While the Senate Judiciary Committee and U.S. Attorney General nominee Judge Michael Mukasey go around and around over the question of waterboarding and whether it constitutes torture, a man who has been there and done that has spoken out against the practice.
It's torture, says Malcolm Nance, a counter-terrorism and intelligence consultant for the special operations, homeland security and intelligence agencies. Nance, writing for the Small Wars Journal website, called the debate over waterboarding "a crisis of honor."
And accepting it as a tool for interrogation, he says, does the United States no honor.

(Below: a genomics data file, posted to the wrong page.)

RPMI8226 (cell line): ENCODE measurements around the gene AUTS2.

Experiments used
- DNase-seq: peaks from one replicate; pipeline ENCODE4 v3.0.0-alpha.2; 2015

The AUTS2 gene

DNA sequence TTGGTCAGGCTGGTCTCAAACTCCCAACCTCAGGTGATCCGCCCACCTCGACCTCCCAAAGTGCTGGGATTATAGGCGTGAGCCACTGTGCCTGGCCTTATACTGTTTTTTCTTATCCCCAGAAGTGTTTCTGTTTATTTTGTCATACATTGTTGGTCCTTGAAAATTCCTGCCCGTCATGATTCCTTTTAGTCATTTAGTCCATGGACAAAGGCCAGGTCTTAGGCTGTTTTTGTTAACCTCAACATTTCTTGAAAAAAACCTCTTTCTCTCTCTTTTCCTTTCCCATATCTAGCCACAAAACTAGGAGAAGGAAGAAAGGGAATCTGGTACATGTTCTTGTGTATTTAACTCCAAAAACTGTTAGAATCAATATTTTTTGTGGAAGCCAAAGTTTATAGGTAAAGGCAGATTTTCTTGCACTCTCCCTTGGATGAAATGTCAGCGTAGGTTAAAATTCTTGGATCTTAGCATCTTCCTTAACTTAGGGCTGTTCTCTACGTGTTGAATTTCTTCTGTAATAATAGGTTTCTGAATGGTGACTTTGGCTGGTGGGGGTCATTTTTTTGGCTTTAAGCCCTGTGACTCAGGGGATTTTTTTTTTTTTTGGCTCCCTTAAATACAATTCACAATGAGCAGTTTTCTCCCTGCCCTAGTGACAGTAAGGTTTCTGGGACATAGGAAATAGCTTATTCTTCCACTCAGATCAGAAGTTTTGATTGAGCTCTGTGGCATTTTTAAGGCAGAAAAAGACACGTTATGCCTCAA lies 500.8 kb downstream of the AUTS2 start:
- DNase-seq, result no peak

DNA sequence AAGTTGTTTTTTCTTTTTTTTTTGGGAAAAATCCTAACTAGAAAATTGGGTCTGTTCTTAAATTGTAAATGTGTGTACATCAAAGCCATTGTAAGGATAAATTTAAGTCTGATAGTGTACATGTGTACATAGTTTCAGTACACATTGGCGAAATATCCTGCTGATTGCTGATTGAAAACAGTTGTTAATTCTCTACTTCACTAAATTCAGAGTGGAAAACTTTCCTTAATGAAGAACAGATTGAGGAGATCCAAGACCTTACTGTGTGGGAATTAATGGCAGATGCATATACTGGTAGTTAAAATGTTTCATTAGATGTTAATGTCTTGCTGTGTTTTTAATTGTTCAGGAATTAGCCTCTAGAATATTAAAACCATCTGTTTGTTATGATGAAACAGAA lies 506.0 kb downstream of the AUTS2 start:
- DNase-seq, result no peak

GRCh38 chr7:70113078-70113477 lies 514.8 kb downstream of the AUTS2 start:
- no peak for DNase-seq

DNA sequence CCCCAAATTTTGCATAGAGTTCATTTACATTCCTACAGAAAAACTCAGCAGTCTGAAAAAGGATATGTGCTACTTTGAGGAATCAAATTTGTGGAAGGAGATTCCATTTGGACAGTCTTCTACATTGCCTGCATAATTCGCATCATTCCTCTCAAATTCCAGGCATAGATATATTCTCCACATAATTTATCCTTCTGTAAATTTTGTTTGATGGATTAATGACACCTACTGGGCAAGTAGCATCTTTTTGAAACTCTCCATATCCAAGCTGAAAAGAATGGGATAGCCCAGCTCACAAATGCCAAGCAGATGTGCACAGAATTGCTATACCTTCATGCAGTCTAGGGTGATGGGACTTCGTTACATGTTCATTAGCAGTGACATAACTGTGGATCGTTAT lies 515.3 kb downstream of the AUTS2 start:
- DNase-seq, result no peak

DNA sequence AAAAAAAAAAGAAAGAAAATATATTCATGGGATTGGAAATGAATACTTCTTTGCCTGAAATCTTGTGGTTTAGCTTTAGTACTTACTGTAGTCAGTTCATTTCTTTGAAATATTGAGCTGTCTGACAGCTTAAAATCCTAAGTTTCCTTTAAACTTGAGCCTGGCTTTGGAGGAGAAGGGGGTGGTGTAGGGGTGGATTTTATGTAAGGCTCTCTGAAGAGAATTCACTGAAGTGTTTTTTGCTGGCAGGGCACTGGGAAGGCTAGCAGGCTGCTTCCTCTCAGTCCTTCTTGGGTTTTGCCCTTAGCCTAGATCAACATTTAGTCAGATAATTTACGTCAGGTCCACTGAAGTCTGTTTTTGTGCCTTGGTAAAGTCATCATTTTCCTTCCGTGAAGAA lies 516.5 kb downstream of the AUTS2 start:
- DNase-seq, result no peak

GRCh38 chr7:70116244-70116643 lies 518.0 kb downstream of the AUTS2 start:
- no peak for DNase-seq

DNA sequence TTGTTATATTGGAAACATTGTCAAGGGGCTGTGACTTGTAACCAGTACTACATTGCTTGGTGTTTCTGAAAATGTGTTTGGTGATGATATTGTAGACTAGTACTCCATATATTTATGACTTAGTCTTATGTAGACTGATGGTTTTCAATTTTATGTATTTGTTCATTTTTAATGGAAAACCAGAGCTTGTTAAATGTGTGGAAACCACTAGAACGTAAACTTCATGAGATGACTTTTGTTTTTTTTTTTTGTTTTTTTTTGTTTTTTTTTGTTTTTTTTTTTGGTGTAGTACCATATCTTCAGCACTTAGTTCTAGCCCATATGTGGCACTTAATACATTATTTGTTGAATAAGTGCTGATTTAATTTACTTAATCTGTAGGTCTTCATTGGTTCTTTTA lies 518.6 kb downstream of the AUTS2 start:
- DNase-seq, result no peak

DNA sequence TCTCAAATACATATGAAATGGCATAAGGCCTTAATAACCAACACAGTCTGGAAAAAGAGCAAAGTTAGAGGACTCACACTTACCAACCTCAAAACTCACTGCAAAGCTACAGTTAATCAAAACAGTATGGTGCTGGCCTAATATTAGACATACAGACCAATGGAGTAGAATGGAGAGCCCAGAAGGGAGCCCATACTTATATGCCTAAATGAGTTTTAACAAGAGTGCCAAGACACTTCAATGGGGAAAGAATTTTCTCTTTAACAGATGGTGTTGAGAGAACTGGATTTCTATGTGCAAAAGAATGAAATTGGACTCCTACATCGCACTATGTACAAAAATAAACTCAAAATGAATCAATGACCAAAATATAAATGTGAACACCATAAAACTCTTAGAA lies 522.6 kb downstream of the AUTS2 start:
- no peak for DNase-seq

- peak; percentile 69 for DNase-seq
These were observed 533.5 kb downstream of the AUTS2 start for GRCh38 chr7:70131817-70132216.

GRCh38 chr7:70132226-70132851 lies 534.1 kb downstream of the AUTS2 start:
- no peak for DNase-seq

"As a former master instructor and chief of training at the U.S. Navy Survival, Evasion, Resistance and Escape School in San Diego ... I know the waterboard personally and intimately," he wrote. "I have personally led, witnessed and supervised waterboarding of hundreds of people."
SERE, he wrote, is designed to show how "an evil totalitarian, enemy would use torture at the slightest whim. If this is the case, then waterboarding is unquestionably being used as torture technique."
Nance is among the latest, but not the first, former American service member to rap waterboarding and other aggressive questioning methods, which the administration calls enhanced interrogation techniques.
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